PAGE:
Fancy a Game?

Golf is one of those games which seems to have been around forever, in fact it has, for centuries, to be exact, writes Tracy Hargreaves

But what is it that has made it so popular for so long? We’ve all heard the expression golf widow and that appears to be true of many who take up the game and leave their partners at home most weekends as they seem to get addicted. Maybe it’s being out in the fresh air, or the fact that it’s a challenging game, or was a place where business men did deals, who knows.

Golf originated from a game played on the eastern coast of Scotland. It certainly wasn’t the clubs and ball that we play with today, more of an attempt to hit a pebble over sand dunes and around tracks using a bent stick. But the game stuck and became more popular. During the 15th century, Scotland prepared to defend itself, yet again, against an invasion by the ‘Auld Enemy’, however the nation’s enthusiastic pursuit of golf led many to neglect their military training, that the Scottish parliament of King James II had to ban the sport in 1457.

It was only in 1502 that the game gained the royal seal of approval when King James IV of Scotland became the world’s first golfing monarch. Perhaps this is why it has been seen in the past to be elitist and primarily played by men.

Golf clubs used to be places women weren’t allowed and certainly weren’t permitted to play the game. However, golf, like anything, has had to adapt to bring it into modern times, by encouraging women and children to take up the sport. According to a survey in 2015 by Golf Business magazine, most golf clubs in the UK had vacancies for members and Britain had one of the worst ratios in the world for the proportion of women who play golf compared to men.

The poll revealed that the top reason for female golfers initially taking up the game is because of a husband or partner who played. However, the survey found only a quarter of male golfers, including those who already did so, ‘are interested or very interested in playing casual golf with female golfers in the future’. The same research also discovered that the vast majority of men (78 per cent) who play golf have female partners who do not play the game.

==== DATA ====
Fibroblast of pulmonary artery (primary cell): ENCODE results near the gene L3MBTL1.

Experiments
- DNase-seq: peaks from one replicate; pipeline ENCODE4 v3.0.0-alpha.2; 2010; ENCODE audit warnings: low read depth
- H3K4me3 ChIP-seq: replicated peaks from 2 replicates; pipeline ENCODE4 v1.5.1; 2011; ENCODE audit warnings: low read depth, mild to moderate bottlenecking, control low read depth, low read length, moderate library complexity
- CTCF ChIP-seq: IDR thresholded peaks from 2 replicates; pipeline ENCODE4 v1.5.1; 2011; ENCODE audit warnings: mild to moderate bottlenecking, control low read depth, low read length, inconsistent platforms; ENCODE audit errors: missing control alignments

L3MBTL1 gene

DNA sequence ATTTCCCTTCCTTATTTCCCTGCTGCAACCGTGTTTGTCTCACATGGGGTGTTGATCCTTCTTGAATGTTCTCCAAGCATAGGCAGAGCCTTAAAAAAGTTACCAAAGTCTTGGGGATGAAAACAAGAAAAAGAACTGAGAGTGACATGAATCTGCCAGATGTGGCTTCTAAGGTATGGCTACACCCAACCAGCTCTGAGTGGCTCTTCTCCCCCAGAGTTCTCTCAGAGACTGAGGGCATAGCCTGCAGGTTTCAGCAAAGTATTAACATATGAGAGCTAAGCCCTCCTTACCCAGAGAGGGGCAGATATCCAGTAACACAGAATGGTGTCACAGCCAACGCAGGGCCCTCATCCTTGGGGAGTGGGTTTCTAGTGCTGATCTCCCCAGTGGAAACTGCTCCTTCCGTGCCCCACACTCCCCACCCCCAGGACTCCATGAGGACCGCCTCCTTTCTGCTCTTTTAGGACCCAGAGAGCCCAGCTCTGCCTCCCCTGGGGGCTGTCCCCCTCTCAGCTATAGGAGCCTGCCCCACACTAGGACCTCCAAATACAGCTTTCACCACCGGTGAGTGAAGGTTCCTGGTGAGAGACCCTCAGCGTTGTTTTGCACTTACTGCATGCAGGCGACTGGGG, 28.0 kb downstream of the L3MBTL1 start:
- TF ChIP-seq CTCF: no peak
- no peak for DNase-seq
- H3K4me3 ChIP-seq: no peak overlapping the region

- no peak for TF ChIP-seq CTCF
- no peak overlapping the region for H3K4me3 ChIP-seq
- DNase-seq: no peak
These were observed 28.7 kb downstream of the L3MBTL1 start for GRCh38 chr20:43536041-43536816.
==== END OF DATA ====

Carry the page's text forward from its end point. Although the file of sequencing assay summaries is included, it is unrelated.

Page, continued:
More than one in two male golfers who have sons say their sons play golf, but just 12 percent of male golfers who have daughters say their daughters play golf. Today, that has changed, with some of the top golfers in the world being women.

In the UK we are lucky to have some of the finest golf courses, particularly in Scotland. St Andrews Old Links in Fife, Scotland, sits among some of the most spectacular scenery in the British Isles. It is probable that golf was played here back in the 12th century and as such the old course is the oldest and most iconic golf course in the world. The first ever 18-hole course was constructed at St Andrews in 1764, establishing the now recognised standard for the game.

With most other ball games, such as tennis, football and squash, the court or pitch is the same look and size, it’s just the venue that changes, whereas with golf every course is different, each with its own challenges.

A links is the oldest style of golf course and refers to an area of coastal sand dunes. In Lancashire we have several links courses, such as St Annes Old Links and Southport and Ainsdale as we are close to the sea.

Travel inland and there’s a plethora of golf clubs in Lancashire, which range in difficulty. Penwortham Golf Club, Preston Club, Shaw Hill and Ashton and Lea are just a few that offer players pretty much all year-round golf on beautiful parkland courses, with the opportunity to get involved in local tournaments.

Four classic and celebrated golf clubs have joined forces to establish the Lancashire Classic Golf Tour, which is an annual tournament between Penwortham Golf Club, Preston Golf Club, Fairhaven and St Annes Old Links.

The tour has been designed to attract golfers from all over the UK, golfers that want to spend four days enjoying a great golfing experience whilst taking in the outstanding views and attractions that the area has to offer. Its popularity is such that it gets booked up months in advance.

So, golf looks like it’s here to stay and can only evolve further. Next time your children want to play football, why not ask them to give golf a go. They could be the next Rory Mcilroy or Laura Davis.



Tedd Walmsley

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Tedd Walmsley managing director of Live Magazines shares his views on the latest topics in media.

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